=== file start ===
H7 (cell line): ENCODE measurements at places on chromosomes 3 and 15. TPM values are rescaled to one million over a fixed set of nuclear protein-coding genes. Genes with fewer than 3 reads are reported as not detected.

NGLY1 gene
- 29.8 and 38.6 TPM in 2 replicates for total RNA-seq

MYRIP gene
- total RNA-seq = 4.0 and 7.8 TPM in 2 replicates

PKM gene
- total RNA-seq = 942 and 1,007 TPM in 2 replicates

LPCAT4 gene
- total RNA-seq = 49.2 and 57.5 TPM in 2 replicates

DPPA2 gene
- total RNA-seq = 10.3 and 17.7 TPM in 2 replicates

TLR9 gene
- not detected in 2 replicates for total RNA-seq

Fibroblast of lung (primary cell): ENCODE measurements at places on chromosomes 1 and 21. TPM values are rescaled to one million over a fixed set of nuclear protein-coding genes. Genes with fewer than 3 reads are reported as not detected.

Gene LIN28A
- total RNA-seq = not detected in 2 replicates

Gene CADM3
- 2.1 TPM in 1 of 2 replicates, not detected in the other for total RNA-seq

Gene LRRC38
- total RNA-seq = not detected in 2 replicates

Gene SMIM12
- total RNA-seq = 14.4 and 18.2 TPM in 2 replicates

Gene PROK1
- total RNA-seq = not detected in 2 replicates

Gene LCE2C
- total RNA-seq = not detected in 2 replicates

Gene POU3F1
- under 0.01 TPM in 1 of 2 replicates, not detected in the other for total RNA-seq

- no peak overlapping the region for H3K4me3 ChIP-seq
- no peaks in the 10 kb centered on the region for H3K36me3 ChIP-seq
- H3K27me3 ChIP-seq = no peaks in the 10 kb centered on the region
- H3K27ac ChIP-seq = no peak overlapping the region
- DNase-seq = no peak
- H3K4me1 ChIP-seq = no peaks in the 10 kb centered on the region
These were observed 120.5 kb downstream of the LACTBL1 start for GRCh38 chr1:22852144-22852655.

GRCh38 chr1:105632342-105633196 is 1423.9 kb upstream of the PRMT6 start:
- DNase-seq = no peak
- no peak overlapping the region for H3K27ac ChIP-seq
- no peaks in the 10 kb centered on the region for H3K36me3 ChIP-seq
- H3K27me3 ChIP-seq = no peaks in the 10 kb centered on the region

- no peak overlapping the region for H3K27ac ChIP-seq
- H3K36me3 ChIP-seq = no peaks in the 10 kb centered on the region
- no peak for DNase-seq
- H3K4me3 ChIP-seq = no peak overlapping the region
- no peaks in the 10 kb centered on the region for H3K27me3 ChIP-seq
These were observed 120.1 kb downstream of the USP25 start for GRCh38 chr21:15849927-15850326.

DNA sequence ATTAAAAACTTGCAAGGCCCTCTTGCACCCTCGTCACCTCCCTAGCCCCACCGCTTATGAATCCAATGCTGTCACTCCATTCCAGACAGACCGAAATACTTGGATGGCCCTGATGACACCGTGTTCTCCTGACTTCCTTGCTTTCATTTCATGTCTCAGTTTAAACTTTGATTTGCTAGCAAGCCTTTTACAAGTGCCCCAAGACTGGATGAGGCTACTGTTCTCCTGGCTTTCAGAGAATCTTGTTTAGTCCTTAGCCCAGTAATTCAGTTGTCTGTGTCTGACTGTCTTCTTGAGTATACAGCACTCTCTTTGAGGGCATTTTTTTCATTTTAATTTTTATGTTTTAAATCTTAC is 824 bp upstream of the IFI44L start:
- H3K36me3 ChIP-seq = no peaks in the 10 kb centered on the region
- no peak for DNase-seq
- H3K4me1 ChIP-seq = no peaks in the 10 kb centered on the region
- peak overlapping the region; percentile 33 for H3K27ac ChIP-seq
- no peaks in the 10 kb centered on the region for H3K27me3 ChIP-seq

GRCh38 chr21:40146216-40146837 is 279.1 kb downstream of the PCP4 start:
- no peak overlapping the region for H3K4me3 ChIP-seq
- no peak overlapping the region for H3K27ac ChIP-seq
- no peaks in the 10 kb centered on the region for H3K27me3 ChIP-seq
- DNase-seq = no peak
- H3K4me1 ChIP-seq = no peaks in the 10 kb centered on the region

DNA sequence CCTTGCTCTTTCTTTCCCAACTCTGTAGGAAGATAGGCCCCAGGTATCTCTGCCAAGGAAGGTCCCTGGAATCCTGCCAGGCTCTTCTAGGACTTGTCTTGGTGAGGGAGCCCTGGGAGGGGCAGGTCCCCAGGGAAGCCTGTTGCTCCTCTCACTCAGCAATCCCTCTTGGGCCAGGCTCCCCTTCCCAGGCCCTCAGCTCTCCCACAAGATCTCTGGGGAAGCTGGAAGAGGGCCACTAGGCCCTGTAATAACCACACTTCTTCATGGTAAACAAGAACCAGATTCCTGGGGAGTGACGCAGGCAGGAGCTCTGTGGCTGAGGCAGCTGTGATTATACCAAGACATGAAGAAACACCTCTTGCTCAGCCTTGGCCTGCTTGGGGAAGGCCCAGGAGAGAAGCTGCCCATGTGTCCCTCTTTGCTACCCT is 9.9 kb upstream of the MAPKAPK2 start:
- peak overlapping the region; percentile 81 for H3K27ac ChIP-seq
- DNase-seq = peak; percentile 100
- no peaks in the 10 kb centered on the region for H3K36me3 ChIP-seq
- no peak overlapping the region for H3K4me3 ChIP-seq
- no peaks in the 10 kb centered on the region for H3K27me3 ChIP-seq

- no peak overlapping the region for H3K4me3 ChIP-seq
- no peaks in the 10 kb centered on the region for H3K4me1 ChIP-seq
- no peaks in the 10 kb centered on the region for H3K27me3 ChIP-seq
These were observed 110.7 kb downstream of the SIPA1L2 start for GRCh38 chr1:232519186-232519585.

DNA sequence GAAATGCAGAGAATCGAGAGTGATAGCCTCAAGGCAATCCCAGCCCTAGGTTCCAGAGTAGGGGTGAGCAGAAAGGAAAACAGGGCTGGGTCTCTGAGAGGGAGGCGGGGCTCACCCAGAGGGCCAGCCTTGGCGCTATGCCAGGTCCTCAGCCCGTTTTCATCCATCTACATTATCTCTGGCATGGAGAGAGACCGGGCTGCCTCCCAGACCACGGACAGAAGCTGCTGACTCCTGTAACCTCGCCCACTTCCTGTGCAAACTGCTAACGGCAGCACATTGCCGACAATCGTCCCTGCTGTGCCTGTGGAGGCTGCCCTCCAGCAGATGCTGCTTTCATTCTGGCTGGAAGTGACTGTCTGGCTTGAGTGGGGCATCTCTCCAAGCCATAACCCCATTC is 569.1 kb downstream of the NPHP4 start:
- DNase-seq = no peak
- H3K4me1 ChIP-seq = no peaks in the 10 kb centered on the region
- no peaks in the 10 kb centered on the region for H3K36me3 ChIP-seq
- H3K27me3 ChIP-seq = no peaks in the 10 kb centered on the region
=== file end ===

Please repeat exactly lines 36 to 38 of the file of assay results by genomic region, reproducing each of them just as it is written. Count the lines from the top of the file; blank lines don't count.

GRCh38 chr1:105632342-105633196 is 1423.9 kb upstream of the PRMT6 start:
- DNase-seq = no peak
- no peak overlapping the region for H3K27ac ChIP-seq